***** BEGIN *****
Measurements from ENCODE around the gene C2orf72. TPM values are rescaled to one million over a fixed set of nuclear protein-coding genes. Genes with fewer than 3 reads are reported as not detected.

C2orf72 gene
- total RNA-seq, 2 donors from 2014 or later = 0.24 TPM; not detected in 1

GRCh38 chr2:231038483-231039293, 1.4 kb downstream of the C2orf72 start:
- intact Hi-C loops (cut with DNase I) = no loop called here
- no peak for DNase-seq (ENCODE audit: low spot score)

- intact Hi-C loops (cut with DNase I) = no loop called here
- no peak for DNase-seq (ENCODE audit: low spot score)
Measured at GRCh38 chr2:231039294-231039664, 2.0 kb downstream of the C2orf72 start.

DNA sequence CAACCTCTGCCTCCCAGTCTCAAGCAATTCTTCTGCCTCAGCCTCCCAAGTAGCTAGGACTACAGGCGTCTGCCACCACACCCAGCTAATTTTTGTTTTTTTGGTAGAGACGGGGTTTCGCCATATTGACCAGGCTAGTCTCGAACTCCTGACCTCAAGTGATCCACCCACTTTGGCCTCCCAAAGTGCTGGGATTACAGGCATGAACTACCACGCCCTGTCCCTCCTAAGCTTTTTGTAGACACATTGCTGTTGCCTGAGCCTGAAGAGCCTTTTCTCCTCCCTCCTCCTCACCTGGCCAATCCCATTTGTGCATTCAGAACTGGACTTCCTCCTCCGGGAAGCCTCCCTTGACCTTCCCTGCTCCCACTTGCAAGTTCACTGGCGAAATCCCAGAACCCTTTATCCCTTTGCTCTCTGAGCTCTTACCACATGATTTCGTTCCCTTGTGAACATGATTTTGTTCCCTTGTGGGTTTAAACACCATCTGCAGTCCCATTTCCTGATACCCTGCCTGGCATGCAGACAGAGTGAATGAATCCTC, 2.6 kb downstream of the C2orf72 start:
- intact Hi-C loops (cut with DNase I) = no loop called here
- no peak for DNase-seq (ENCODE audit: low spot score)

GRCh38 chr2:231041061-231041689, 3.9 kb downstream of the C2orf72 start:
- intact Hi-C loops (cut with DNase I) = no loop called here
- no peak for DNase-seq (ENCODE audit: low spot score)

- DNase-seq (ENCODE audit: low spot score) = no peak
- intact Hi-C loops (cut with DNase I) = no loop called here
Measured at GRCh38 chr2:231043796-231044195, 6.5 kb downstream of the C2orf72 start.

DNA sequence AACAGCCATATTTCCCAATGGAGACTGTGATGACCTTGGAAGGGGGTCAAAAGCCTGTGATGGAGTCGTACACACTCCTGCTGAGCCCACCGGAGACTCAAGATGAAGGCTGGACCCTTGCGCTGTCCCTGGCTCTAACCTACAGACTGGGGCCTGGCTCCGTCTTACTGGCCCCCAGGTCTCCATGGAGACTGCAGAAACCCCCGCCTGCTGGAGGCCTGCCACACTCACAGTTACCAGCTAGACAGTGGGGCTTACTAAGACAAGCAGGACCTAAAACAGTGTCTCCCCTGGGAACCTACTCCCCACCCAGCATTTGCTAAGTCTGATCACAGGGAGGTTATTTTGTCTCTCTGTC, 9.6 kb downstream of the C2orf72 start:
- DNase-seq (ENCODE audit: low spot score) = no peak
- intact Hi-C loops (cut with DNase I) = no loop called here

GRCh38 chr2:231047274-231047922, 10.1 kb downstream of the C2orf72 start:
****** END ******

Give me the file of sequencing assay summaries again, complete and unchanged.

Measurements from ENCODE around the gene C2orf72. TPM values are rescaled to one million over a fixed set of nuclear protein-coding genes. Genes with fewer than 3 reads are reported as not detected.

C2orf72 gene
- total RNA-seq, 2 donors from 2014 or later = 0.24 TPM; not detected in 1

GRCh38 chr2:231038483-231039293, 1.4 kb downstream of the C2orf72 start:
- intact Hi-C loops (cut with DNase I) = no loop called here
- no peak for DNase-seq (ENCODE audit: low spot score)

- intact Hi-C loops (cut with DNase I) = no loop called here
- no peak for DNase-seq (ENCODE audit: low spot score)
Measured at GRCh38 chr2:231039294-231039664, 2.0 kb downstream of the C2orf72 start.

DNA sequence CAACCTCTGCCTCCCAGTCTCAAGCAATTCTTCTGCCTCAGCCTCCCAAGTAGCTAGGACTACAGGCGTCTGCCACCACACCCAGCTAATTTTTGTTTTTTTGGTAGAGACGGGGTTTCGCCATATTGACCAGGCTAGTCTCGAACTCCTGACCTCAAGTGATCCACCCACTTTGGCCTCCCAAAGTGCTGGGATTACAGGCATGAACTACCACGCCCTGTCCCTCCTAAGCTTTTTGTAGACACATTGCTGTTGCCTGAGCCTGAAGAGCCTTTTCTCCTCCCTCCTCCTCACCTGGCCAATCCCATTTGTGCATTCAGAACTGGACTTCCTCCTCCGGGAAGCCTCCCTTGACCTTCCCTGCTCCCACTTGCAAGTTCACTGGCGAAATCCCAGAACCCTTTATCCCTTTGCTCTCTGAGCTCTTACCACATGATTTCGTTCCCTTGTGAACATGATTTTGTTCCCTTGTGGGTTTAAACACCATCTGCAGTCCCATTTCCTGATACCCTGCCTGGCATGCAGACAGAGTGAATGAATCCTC, 2.6 kb downstream of the C2orf72 start:
- intact Hi-C loops (cut with DNase I) = no loop called here
- no peak for DNase-seq (ENCODE audit: low spot score)

GRCh38 chr2:231041061-231041689, 3.9 kb downstream of the C2orf72 start:
- intact Hi-C loops (cut with DNase I) = no loop called here
- no peak for DNase-seq (ENCODE audit: low spot score)

- DNase-seq (ENCODE audit: low spot score) = no peak
- intact Hi-C loops (cut with DNase I) = no loop called here
Measured at GRCh38 chr2:231043796-231044195, 6.5 kb downstream of the C2orf72 start.

DNA sequence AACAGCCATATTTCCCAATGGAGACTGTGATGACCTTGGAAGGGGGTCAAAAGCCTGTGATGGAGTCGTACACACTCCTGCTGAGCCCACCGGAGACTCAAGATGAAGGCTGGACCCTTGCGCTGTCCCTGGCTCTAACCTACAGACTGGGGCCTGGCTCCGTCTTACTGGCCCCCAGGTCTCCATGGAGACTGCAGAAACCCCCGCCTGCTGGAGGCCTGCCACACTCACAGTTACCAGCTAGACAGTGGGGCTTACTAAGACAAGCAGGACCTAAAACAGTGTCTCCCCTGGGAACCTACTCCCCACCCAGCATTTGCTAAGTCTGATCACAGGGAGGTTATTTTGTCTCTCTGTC, 9.6 kb downstream of the C2orf72 start:
- DNase-seq (ENCODE audit: low spot score) = no peak
- intact Hi-C loops (cut with DNase I) = no loop called here

GRCh38 chr2:231047274-231047922, 10.1 kb downstream of the C2orf72 start: